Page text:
Chancellor, experts give a lesson on Zika

Summer is a time for fireworks, sweet corn and constant mosquito-swatting in North Carolina. The good news is that — so far — our local mosquito species doesn’t seem to carry the Zika virus. The bad news is that we don’t know how long that will be true or how likely it is that the Zika-carrying insects will come here.

These are just some of the facts shared by Chancellor Carol L. Folt and three experts at “The Zika Virus: What You Need to Know” event June 30 at the Student Union.

The Zika virus has been in existence for 50 years and is a fairly mild infection compared to similar mosquito-borne viruses like dengue and malaria. Often, people with Zika don’t even notice any symptoms.

But unlike those other infections, Zika can also be transmitted through sexual activity and has been linked to severe birth defects in babies whose mothers were infected during pregnancy.

“This is an important topic. It’s going to be in the news, and this seemed a really good time for this kind of event,” Folt told the 70 or so people that filled the meeting room for the talks.

Summer is a peak travel time and travelers to countries known to have Zika are the most likely way for the virus to enter North Carolina, which already has 18 confirmed cases. Summer is also prime time for mosquitos, which spread the virus. The fact that this year’s summer Olympics are being held in Brazil, where Zika has been widespread, has also increased interest in the virus.

Carolina is a good place for the talks because the University has more than 10 groups currently doing Zika research. Calling Zika a problem that is “complicated but highly solvable,” Folt told the group that the University recently funded three Zika pilot studies on campus to learn more about the virus and how it’s spread.

Waiting for a federal grant would have taken too long and slowed the work of Carolina researchers who are trying to get ahead of the Zika virus. “We need to be able to deploy these early responders that are definitely collaborative with state and federal agencies,” she said.

Speakers at the Zika awareness event addressed different aspects of the virus in a series of short talks. Colleen Bridger, Orange County health director, shared five steps to prevent Zika:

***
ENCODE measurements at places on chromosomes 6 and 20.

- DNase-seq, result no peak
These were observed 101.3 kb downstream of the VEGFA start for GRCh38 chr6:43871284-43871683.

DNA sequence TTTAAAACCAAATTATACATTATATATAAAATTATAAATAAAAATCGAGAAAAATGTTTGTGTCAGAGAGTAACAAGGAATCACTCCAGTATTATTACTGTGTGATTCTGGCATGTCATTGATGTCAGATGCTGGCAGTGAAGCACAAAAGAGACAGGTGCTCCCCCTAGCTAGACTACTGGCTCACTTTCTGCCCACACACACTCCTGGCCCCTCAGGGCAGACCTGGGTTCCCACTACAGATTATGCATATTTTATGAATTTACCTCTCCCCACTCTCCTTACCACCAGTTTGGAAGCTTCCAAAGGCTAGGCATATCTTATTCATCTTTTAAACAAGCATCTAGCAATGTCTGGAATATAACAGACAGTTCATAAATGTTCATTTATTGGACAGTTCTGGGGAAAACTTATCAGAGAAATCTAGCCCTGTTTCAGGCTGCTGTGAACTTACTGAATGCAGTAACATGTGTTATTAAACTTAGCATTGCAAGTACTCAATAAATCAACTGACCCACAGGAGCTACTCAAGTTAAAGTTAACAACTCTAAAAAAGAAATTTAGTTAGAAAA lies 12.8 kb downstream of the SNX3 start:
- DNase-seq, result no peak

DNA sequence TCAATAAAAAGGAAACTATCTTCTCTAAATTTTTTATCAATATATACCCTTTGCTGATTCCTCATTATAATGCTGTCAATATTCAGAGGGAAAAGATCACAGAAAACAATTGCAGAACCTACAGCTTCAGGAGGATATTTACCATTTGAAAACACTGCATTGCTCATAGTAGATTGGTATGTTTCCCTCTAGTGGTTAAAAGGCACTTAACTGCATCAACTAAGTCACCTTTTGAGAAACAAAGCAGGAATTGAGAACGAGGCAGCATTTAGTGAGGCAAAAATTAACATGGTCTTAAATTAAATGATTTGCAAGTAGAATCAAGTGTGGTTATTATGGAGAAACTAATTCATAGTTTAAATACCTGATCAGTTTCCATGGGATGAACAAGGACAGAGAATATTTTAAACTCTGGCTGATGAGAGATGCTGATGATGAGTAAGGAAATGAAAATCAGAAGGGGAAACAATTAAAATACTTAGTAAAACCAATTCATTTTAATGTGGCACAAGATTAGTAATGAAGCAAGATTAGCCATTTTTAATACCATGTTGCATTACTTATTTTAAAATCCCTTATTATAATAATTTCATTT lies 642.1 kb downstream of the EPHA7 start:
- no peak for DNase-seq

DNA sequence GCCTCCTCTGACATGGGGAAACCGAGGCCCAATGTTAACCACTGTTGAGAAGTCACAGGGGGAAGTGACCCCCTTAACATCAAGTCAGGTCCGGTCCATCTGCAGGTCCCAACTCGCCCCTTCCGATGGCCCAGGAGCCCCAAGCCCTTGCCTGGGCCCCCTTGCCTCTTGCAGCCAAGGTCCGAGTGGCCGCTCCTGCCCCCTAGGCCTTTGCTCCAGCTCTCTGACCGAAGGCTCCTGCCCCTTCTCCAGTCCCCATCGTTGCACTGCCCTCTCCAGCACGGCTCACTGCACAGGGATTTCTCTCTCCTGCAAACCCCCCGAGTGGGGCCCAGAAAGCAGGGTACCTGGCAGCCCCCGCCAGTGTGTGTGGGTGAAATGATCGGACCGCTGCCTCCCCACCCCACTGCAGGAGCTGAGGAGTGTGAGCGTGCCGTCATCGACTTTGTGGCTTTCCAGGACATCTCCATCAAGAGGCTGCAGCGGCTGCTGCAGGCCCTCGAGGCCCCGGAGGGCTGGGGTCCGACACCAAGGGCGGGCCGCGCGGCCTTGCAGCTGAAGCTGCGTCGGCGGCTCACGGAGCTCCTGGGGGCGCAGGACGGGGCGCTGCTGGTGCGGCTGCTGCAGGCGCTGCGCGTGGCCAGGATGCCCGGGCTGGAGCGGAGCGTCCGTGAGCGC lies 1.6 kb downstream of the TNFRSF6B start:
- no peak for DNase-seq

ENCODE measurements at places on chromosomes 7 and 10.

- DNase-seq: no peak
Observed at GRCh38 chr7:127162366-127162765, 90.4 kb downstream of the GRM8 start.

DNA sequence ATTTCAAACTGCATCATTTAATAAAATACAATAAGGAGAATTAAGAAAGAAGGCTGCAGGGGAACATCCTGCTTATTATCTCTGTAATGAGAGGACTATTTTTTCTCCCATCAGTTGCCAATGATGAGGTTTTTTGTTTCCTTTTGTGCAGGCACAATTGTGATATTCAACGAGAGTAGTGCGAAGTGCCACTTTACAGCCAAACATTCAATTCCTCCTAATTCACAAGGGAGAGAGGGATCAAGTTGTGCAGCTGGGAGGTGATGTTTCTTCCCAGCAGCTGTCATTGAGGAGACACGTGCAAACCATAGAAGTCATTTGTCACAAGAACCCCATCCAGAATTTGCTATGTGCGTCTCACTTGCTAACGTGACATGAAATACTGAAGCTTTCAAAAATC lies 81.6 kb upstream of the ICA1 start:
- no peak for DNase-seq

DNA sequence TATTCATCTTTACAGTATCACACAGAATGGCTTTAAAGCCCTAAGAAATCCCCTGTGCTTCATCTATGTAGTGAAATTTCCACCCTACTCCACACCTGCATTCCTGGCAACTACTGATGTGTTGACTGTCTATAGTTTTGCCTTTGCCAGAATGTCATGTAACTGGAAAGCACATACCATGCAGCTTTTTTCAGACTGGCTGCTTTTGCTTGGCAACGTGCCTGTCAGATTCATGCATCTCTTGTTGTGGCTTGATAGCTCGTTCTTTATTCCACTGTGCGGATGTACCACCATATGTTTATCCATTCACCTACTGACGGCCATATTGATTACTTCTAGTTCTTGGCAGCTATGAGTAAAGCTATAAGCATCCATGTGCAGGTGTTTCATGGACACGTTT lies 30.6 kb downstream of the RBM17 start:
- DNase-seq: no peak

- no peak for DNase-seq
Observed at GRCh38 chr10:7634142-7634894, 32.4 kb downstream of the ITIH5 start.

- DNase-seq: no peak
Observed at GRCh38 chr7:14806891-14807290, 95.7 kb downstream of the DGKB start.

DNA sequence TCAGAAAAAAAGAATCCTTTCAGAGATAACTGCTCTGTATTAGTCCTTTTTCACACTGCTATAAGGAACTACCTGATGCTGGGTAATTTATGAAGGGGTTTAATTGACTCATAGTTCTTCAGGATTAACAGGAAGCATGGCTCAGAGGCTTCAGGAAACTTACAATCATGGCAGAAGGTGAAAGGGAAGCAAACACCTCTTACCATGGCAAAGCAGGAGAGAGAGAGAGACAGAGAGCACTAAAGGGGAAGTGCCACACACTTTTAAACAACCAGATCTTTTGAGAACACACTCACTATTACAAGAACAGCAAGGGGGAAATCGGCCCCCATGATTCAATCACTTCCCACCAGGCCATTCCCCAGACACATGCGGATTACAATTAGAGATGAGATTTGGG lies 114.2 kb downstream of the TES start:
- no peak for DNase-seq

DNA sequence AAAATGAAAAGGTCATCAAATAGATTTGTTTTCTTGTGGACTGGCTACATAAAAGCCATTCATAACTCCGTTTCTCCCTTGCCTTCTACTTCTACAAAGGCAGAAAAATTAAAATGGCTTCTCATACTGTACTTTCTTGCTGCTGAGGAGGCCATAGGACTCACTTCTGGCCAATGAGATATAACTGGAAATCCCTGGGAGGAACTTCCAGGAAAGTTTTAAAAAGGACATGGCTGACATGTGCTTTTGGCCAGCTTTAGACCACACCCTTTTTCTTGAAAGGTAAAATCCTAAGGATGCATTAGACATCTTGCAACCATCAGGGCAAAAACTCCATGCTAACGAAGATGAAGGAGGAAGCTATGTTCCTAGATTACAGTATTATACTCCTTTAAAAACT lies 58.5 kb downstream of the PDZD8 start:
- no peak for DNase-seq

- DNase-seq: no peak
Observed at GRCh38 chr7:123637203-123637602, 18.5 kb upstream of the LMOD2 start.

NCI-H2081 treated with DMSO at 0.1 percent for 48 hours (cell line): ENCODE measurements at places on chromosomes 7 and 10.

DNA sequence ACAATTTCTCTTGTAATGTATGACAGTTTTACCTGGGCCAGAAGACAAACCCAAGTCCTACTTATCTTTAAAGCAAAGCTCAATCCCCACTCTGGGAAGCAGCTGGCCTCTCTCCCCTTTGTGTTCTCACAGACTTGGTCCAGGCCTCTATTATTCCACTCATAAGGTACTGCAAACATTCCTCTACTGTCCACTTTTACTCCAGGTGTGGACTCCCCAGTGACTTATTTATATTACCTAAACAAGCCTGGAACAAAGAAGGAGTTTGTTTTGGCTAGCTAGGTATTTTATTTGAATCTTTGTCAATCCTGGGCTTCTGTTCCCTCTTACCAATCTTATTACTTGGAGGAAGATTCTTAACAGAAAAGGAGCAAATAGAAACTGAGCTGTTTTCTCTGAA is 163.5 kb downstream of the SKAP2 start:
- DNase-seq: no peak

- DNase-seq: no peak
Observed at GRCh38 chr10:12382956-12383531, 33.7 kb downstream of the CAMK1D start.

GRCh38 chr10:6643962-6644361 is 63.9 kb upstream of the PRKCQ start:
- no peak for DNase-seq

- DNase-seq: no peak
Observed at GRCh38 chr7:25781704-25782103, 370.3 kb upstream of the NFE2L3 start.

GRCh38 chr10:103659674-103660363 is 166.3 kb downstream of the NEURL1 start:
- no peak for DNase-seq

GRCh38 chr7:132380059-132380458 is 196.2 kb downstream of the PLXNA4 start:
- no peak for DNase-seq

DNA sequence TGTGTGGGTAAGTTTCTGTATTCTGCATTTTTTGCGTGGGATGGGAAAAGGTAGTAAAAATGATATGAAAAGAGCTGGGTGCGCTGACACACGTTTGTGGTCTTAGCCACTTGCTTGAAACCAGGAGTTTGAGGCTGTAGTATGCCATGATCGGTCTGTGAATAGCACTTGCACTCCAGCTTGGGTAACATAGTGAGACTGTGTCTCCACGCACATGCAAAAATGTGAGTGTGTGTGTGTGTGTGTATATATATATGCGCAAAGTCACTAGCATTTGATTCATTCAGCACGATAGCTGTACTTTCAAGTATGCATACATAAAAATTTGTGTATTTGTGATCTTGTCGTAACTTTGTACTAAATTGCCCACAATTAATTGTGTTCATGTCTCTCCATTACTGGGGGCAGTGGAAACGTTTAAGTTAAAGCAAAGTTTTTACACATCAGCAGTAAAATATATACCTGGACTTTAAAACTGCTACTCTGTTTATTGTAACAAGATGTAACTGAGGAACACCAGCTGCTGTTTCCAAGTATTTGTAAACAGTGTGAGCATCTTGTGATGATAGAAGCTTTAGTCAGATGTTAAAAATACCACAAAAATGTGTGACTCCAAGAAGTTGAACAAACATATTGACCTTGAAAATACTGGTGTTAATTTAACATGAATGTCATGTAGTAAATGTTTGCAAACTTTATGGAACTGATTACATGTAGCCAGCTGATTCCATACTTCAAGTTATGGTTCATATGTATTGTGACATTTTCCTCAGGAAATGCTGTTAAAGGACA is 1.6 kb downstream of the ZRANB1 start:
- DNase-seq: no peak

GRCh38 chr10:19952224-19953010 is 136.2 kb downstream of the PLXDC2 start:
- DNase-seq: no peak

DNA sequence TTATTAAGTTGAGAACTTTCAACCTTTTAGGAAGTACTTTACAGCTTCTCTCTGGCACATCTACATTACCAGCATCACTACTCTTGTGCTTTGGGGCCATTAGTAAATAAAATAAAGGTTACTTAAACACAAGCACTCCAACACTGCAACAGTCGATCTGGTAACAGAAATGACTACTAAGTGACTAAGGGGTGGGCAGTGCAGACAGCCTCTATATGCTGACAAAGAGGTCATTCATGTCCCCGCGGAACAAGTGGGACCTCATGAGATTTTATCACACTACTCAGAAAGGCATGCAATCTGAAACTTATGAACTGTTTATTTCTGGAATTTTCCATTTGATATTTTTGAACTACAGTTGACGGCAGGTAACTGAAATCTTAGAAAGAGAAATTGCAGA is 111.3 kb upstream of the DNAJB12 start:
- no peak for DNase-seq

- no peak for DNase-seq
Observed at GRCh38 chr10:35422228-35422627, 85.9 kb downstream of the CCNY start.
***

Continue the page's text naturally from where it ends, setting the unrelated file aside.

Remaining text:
1. Avoid travel to any of the 62 countries known to have Zika;
  2. Avoid unprotected sex with men who have traveled to areas known to have Zika;
  3. Avoid mosquito bites;
  4. Mosquito-proof your home and yard by dumping standing water; and
  5. Avoid mosquitoes if you’ve had Zika.

Zika researcher Aravinda de Silva spoke about how unusual Zika is compared to similar viruses, especially the danger it poses to pregnant women and people who have unsafe sex.

“Zika goes to parts of the body not usually associated with mosquito-borne diseases — not just the blood but also urine and semen,” he said.

Researchers are looking to other viruses as a model for creating a vaccine for Zika.

“Excellent vaccines are available for closely related viruses,” De Silva said.

But live viruses can’t be used to vaccinate pregnant women. So Carolina researcher Joe DeSimone is investigating the use of nanoparticles to create a vaccine that would be safe during pregnancy.

The state of North Carolina is also working on ways to respond to the threat of Zika, particularly the testing of pregnant women for the virus.

Women used to wait six weeks for their test results to come back, said Randall Williams of the North Carolina Department of Health and Human Services. “Now you can get results back in six days,” he said.

His department is also publicizing ways to decrease the mosquito population, encouraging residents to “tip and toss” any standing water in containers around the home once a week. When outdoors, wear long pants, long sleeves and mosquito repellant. Indoors, use air conditioning or keep screens in open windows and doors.

The Zika awareness talks were preceded by an information fair just outside the union. Stationed behind tables, faculty, staff and state public health representatives passed out leaflets and mosquito repellant and fielded questions from passersby.

The expert speakers inside also took questions from the audience. One man who was about to take a Caribbean cruise was told to wear long pants, long sleeves and mosquito repellant and to stay near a fan, because mosquitos don’t like moving air. Another wanted to know how long he and his wife should wait after she traveled in a country with Zika to start trying to have a baby. The Centers for Disease Control and Prevention have guidelines, he was told, but probably about six months to be on the safe side.

“Is Zika transmitted through breast milk?” a woman asked.

“I don’t know,” said De Silva, causing Folt to point out how much is still to be discovered about the virus.

One interesting fact about the Zika-carrying Aedes aegypti mosquito is that it is a daytime biter, unlike the local Aedes albopictus, which attacks at dawn and dusk.

Aedes aegypti have another distinction. “If you’re young enough to have really good eyes and you have really quick reflexes, you might notice that they have striped legs,” Bridger said. “I myself don’t wait that long before trying to whack them.”

Watch the “The Zika Virus: What You Need to Know” event here.

More about Zika:

On campus


To learn more about Carolina’s research on the Zika virus, listen to the latest episode of Well Said.

Story by Susan Hudson, University Gazette. Photos by Jon Gardiner, Office of Communications and Public Affairs. Video by Rob Holliday, Office of Communications and Public Affairs.
Published June 30, 2016. Updated July 1, 2016.